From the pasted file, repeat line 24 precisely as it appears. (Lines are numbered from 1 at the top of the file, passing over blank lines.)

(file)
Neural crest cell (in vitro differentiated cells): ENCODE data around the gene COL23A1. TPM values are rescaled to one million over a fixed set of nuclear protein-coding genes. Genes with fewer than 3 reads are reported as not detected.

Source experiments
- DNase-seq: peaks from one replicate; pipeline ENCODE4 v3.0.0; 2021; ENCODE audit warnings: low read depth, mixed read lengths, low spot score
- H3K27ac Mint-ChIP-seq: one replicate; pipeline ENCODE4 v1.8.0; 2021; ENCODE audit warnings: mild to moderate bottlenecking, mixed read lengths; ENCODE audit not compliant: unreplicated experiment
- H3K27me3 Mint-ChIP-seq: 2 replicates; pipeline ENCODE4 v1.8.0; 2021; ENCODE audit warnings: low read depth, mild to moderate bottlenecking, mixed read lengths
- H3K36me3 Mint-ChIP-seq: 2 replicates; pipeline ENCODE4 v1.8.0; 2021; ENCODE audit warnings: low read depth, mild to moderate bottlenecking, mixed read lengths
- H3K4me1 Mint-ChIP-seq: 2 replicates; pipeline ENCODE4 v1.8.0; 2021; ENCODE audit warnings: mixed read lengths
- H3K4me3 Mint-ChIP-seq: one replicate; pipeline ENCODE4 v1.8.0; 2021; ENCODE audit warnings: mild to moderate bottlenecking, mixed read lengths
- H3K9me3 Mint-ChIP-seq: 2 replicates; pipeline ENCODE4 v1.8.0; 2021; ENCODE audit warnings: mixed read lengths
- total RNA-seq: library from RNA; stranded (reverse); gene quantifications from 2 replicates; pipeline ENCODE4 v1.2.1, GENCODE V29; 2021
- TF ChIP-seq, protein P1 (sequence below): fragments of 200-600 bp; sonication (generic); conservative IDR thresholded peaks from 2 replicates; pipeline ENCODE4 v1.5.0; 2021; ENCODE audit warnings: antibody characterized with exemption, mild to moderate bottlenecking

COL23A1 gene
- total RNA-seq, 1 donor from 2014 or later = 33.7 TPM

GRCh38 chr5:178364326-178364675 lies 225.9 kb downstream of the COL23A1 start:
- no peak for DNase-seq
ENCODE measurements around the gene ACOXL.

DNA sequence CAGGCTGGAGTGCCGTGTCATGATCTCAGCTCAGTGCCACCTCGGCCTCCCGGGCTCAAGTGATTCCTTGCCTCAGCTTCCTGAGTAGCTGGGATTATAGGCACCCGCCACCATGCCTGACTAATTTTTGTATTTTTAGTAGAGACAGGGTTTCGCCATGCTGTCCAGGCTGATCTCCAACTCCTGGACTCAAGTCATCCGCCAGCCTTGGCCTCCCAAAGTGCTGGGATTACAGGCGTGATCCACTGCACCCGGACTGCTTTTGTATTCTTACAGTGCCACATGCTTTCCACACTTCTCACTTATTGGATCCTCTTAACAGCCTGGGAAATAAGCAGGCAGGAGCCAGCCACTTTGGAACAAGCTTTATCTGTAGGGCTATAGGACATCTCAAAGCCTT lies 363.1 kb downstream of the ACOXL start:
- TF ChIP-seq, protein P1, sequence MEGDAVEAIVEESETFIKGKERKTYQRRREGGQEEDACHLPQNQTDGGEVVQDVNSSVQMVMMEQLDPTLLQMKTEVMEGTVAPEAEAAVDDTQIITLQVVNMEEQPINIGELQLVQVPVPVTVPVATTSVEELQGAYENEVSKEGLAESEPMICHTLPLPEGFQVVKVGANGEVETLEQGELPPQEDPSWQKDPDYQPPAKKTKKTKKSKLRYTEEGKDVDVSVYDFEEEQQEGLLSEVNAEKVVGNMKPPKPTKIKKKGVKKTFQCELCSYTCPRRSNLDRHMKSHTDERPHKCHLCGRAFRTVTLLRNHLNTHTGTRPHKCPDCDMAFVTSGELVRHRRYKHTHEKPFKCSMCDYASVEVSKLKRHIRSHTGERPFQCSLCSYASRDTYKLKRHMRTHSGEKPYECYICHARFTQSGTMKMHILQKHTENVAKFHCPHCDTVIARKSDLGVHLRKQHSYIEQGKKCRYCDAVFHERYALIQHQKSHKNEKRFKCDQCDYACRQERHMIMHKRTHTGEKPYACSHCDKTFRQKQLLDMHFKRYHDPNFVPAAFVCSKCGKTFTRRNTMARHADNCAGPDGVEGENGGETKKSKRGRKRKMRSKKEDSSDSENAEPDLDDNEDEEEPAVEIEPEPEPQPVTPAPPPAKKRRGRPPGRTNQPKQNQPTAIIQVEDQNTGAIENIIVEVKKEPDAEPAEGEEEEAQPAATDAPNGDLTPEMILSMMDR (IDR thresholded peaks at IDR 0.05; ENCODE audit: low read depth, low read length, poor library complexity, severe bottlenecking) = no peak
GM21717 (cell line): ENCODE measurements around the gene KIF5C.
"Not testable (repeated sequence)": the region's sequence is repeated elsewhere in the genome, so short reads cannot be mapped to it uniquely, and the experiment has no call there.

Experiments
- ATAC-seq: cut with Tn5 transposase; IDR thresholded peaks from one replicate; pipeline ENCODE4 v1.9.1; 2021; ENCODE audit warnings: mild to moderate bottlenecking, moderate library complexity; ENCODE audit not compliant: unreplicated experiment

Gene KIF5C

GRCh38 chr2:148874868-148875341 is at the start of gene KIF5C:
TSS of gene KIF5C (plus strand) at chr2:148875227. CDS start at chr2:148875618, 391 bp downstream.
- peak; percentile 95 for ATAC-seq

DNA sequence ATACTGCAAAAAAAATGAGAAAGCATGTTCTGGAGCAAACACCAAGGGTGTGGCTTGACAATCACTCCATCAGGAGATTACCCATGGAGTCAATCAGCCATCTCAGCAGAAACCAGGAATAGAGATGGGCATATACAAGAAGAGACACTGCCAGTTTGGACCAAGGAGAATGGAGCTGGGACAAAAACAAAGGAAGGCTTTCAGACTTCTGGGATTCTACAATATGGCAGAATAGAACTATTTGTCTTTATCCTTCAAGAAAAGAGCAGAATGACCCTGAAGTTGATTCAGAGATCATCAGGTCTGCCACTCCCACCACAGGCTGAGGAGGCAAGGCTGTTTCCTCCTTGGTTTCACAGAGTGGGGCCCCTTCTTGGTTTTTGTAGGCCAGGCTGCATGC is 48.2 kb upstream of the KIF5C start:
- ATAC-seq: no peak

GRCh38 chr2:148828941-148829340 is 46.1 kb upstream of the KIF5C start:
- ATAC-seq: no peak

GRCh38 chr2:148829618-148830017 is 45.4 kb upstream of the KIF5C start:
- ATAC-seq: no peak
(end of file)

GRCh38 chr2:148874868-148875341 is at the start of gene KIF5C: